- Another thing is the OR charge, which is all too frequently wielded on Wikipedia to my taste. For instance, I don't need any sources to support your "claim" that Earth shadows on the Moon prove its sphericity. Although were I to believe the Moon and its phases to be just some gods' play thing, a magical show, some picture up in the skies (especially as it seems to be not rotating), that would still prove nothing to me. Then I could only have my proof by actually seeing the Earth and the Moon as seen from some orbiting rocket. So we still need a prove that Eratosthenes didn't hold these beliefs, that he actually made notice of Earth's shadow on the Moon's face and interpreted it in that way. We can't just assume that. WillNess (talk) 12:25, 19 June 2011 (UTC)
- I have put into my calendar a note to resolve the issue on July 2, unless someone posts a citation and/or I receive appropriate information from my correspondents that the current information is correct.
- According to Spherical Earth, Aristotle, in the century before Eratosthenes, gave three proofs of the shape of the Earth, including the one I mentioned about the uniformly circular shape of the shadow of the Earth during an eclipse. Citations to Aristotle's work are given.
Can someone explain something to this non-astronomer (biologist/toxicologist by education)? The article states that one of Eratosthenes' erroneous assumptions was that the two locations lie on the same meridian—would that really make a significant difference? Assuming the respective measurements were made at sidereal noon in each place, the only error would be in the difference in azimuth caused by the earth's movement through it's orbit as it turns the ~7° on it's axis from Syene's noon to Alexandria's (I calculate ~9″ on average, though it seems intuitively that it would be much less at summer solstice). This seems to me well within the margin of error for the rest of the measurements. Can someone clear this up for me—what am I missing? Best Regards, Mike Horstman (firstname.lastname@example.org)
(I offer apologies in advance if i'm not adding my comment properly.)
(1) The article describes one of Erato's important contributions as, "A map of the entire known world". Such described map seems to be the map displayed at <http://en.wikipedia.org/wiki/Image:Iran.jpg#filelinks>; such displayed map is also shown at <http://en.wikipedia.org/wiki/Persia> and is there attributed to Erato. I don't know how to cite that link in the Erato article, so maybe someone else will do it. Thanks.
(2) The displayed map has words in English, such as "Northern Ocean". So Erato did not write such words on the map that is attributed to him. (Erato probably wrote Greek, I gather from the article.) So perhaps the English words were added centuries after Erato drew the map?? Bo99 23:11, 1 March 2006 (UTC)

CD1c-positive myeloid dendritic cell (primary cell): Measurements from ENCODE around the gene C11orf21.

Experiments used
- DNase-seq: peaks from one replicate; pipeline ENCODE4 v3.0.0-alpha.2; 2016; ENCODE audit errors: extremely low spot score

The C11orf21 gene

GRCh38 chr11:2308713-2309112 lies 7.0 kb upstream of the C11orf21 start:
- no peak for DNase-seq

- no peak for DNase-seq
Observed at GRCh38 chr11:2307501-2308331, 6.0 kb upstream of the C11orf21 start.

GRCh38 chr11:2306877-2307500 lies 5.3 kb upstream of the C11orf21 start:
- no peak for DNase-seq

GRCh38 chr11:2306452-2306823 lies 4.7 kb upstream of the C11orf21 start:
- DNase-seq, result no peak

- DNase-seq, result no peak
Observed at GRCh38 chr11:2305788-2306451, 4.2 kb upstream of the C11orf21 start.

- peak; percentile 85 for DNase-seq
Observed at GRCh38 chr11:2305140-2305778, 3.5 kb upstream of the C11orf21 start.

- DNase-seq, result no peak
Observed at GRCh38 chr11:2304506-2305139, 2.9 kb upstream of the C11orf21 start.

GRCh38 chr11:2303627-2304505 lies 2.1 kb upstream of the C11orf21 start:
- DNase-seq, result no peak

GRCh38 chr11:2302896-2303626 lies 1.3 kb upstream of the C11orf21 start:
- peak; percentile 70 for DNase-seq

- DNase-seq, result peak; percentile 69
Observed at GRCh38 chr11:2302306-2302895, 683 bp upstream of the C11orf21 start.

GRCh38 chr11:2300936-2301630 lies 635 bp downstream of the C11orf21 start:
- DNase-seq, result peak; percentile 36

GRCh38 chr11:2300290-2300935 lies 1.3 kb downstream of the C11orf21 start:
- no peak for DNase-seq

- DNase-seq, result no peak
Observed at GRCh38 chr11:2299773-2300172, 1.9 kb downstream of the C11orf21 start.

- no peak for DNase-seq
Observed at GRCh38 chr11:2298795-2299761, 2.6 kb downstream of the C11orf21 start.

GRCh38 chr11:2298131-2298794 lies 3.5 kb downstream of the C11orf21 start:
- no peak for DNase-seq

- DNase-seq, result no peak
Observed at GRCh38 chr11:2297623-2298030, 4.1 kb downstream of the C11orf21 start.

A drawing would help
I think, a drawing would help to understand the method of Eratosthenes. Who can make and insert it? --188.8.131.52 01:23, 1 May 2007 (UTC)
"He also made what he thought was a map of the Earth."
The above text appears in the first paragraph - it implies that Eratosthenes was somehow wrong, and that he hadn't actually created a map of the Earth. I think it needs better wording - just because it wasn't particularly accurate, doesn't make it any less a map of the Earth. David 10:34, 23 May 2007 (UTC)
The report should at least be mentioned of a fleet equipped by Eratosthenes in 232 BC to circumnavigate the Earth heading East through the Indian Ocean and reaching the Isthmus of Panama. The crew was Cyrenaican (Libyan), captain Rata and navigator Maui. Inscriptions around the Pacific and Maori Legends tell of events. The controversial name of Barry Fell, who grew up with Maori children, is attached to this. This reference is in Italian: http://www.liutprand.it/Eratost.htm hgwb 19:17, 9 June 2007 (UTC)
One question about measurement of the Earth
One thing I've wondered is, how was Eratosthenes able to determine the exact time to make the measurement places 800 km from each other? I can think of a few ways it could be done, but all would have a high degree of error given what would be available at the time, I'm wondering if there is any evidence showing how he did it himself. -- Suso 03:28, 12 June 2007 (UTC)
If you measure at noon, the shadow of a vertical stick is going to be shortest. So, just trace the tip of the shadow in sand or on a paper. An added advantage is that you don't have to line up one spot exactly north of the other - the error is not that important if you know exactly how far apart they are going straight up north. (measuring the funny shadow line can be done later, in the afternoon or the next day. retostamm 13:57, 20 Aug 2007 (PST).